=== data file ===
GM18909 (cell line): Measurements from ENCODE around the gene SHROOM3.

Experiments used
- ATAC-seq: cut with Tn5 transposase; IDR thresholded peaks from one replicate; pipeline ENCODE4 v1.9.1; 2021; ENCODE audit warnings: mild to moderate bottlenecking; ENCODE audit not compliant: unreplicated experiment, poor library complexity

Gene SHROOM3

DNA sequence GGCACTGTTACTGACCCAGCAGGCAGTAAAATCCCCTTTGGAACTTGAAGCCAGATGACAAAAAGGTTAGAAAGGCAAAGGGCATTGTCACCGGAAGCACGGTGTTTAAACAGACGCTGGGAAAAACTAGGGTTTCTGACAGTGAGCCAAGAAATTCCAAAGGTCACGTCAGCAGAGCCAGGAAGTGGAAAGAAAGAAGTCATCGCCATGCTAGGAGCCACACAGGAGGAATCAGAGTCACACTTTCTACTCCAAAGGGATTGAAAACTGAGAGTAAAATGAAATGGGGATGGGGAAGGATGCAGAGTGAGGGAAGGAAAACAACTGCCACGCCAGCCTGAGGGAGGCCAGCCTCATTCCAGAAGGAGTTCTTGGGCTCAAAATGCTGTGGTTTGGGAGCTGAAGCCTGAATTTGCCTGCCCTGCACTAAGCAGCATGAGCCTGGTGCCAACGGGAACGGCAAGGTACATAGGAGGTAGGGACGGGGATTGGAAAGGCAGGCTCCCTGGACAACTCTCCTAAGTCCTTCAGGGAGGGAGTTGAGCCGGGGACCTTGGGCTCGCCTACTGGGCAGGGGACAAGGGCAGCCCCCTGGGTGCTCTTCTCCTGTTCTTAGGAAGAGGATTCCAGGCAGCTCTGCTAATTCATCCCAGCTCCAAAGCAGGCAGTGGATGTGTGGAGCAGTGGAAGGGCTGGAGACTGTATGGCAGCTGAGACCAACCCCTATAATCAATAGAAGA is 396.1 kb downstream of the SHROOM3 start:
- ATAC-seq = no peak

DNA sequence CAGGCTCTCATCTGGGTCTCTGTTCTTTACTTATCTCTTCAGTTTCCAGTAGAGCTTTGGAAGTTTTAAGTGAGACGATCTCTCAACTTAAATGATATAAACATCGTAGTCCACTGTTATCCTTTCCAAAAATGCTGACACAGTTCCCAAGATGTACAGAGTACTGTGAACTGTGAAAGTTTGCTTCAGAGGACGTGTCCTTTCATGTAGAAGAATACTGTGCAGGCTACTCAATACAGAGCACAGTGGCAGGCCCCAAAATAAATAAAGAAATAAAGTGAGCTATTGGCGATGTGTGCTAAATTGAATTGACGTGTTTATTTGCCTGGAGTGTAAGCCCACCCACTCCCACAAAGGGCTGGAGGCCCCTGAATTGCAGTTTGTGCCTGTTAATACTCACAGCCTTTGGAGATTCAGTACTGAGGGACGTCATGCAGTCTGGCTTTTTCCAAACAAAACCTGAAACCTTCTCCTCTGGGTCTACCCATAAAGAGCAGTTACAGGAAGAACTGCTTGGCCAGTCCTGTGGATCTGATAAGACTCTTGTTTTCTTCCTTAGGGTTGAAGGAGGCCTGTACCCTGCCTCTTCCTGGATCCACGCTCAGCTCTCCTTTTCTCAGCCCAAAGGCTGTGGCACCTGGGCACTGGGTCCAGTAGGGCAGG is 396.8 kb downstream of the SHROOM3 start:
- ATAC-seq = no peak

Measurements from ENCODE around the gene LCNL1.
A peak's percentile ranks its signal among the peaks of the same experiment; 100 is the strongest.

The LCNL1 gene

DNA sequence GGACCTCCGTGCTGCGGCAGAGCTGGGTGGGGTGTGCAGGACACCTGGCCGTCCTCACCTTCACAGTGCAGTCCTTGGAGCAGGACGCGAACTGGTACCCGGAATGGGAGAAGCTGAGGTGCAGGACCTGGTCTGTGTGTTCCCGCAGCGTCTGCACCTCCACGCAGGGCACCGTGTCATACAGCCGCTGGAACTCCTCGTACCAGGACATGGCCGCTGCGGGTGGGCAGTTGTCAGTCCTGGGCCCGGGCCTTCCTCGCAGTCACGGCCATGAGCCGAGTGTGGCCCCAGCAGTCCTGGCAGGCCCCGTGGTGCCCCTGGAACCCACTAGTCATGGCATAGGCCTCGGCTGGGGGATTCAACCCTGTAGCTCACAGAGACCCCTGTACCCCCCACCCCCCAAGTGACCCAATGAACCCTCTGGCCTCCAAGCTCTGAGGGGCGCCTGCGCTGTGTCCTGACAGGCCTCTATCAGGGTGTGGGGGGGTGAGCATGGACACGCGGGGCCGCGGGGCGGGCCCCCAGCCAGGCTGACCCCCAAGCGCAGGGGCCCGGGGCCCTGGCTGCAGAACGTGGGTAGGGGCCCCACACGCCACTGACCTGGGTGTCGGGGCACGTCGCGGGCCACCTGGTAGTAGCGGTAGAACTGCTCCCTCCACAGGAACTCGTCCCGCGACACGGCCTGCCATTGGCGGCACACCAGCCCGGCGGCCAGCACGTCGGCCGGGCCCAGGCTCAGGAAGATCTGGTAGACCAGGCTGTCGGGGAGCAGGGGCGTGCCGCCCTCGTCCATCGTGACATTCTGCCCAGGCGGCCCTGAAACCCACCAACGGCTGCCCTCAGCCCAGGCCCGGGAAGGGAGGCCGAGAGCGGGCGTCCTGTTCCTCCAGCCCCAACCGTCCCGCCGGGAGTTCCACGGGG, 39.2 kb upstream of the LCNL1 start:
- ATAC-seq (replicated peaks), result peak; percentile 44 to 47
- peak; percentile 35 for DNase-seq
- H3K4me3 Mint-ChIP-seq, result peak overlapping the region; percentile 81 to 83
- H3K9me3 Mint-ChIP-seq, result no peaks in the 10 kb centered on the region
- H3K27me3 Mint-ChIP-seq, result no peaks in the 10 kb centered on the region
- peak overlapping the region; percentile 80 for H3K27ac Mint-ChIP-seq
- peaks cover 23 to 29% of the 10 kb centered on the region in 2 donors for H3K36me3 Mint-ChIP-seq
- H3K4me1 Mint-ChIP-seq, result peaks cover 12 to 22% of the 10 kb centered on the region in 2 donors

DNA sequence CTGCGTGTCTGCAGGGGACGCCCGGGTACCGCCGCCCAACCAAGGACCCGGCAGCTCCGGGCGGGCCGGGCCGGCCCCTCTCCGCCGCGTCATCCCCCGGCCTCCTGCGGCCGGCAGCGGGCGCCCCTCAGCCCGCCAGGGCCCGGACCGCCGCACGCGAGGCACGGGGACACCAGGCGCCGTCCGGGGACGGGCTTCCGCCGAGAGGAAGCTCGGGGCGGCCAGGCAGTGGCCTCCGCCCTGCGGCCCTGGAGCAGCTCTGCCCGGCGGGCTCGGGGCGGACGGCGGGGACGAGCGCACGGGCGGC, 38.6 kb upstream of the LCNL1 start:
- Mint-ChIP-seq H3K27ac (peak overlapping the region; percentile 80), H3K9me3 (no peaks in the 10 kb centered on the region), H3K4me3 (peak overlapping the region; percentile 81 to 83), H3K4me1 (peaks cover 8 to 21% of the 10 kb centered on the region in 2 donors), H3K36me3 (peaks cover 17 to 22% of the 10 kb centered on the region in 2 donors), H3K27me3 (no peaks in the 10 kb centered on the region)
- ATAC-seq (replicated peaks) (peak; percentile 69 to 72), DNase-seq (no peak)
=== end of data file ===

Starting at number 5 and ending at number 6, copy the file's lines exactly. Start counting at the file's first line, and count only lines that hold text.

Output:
DNA sequence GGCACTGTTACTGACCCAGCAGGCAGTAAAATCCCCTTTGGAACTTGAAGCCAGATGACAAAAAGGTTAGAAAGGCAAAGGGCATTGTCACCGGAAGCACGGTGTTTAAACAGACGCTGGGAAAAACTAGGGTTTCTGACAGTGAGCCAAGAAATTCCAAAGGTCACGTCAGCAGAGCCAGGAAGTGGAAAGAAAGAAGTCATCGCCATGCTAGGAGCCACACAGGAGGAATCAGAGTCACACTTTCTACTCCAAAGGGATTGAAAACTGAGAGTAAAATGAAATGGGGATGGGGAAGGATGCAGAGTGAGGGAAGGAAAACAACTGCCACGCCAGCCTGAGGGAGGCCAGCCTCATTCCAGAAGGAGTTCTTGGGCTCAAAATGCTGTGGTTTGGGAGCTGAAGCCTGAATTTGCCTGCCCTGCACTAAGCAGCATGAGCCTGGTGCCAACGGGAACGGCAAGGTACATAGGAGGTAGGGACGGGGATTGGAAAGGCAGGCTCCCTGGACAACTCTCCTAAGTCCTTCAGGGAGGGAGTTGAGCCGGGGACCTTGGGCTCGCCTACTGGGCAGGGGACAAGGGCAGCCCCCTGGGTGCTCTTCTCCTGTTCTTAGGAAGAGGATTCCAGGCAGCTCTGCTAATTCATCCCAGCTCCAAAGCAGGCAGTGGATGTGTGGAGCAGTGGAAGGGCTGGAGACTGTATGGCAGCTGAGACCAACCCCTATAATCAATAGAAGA is 396.1 kb downstream of the SHROOM3 start:
- ATAC-seq = no peak